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Dunbeg is one of Argyll’s first community councils to meet in person since the pandemic.
Four of the growing neighbourhood’s community councillors hosted the meeting on Monday at Dunbeg Parish Church, attended by Argyll and Bute councillors Elaine Robertson and Kieron Green along with five members of the public and The Oban Times.
Community councillors have been keeping in touch with each other during the absence of meetings but it was good to be back, said convener Marion Power, who also praised the community spirit throughout the village during lockdown.
November 15 will see the return of Taynuilt Community Council to the village hall.
The Dunbeg meeting was updated on matters from the new-homes build to progress on the new science park and plans for a new roundabout and potential park-and-ride scheme.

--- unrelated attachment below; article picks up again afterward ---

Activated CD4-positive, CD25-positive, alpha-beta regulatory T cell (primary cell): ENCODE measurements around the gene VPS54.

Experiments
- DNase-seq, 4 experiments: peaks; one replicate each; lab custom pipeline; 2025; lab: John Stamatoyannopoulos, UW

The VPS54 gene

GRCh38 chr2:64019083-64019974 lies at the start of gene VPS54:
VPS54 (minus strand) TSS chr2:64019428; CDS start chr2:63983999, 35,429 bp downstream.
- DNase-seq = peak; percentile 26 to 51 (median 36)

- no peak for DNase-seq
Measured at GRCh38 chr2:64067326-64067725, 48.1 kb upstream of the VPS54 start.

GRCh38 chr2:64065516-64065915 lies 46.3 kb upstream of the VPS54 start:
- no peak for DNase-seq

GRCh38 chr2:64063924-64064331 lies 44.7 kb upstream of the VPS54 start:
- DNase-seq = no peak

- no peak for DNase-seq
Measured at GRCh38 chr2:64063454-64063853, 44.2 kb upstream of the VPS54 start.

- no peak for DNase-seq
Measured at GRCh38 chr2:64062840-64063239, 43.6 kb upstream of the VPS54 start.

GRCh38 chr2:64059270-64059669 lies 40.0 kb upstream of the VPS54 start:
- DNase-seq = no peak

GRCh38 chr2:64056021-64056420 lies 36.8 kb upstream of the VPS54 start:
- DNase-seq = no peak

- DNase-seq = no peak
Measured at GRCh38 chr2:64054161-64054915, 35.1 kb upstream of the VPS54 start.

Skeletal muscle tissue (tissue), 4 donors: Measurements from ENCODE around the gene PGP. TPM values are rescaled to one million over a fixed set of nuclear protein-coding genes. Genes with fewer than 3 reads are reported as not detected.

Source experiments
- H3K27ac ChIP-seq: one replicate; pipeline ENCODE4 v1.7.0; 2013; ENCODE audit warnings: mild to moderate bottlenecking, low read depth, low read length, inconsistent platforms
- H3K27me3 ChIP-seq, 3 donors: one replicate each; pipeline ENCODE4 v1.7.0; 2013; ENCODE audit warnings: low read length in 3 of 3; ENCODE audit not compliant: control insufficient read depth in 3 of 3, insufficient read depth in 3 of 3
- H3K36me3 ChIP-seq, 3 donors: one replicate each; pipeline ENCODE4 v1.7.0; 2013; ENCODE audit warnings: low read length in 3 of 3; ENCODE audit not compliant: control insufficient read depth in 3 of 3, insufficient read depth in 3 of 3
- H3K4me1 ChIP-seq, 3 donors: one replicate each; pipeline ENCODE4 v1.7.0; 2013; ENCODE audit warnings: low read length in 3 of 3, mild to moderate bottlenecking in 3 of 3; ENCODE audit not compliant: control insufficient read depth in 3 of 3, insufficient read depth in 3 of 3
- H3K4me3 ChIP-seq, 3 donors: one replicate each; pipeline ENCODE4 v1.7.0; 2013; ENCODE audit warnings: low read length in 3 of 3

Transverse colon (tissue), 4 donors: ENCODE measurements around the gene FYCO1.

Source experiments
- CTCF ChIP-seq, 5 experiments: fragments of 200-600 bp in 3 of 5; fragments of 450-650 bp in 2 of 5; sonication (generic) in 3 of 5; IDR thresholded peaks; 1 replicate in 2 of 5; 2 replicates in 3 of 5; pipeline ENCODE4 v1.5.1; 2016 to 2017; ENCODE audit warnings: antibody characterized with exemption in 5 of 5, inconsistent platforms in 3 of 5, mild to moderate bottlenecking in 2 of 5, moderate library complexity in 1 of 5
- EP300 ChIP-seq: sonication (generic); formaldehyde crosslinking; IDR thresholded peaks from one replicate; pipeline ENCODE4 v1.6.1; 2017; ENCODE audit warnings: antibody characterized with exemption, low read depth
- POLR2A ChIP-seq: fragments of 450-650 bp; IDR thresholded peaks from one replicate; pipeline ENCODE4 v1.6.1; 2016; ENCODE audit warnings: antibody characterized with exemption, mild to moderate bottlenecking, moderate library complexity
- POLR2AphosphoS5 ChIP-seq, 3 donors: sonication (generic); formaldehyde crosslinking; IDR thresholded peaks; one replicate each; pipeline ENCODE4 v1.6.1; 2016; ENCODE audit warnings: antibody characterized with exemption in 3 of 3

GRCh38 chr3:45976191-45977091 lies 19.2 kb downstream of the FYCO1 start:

Transport Scotland has instructed BEAR Scotland to find a way of improving the village bus stop – the Glasgow-Oban bus is too big to get round the roundabout in Lorn Road.
Funds from St John’s Scotland and Scottish Sea Farms have secured a defibrillator for Dunbeg.
Community councillors have agreed funding to buy new noticeboards for the area.
Concern over speed limits and about safe routes to school were also discussed.
Highland and Islands Enterprise, which is behind the new science park build, has told the community council it plans to bring back some of the trees that had to be uprooted during the construction.
Councillors are to follow up reports that homes in a square on Hillside and Lochnell Road have been left in the dark for two years due to faults with street lighting. A member of the public who tripped on the pavement and fell into a fence told the meeting ‘the whole square is pitch black’.
Councillor Robertson urged the community council to join Dunbeg Development steering group, which will restart at a meeting on December 1, keeping people informed and involved with plans and work in the area. The community council’s secretary Linda Robb will be attending.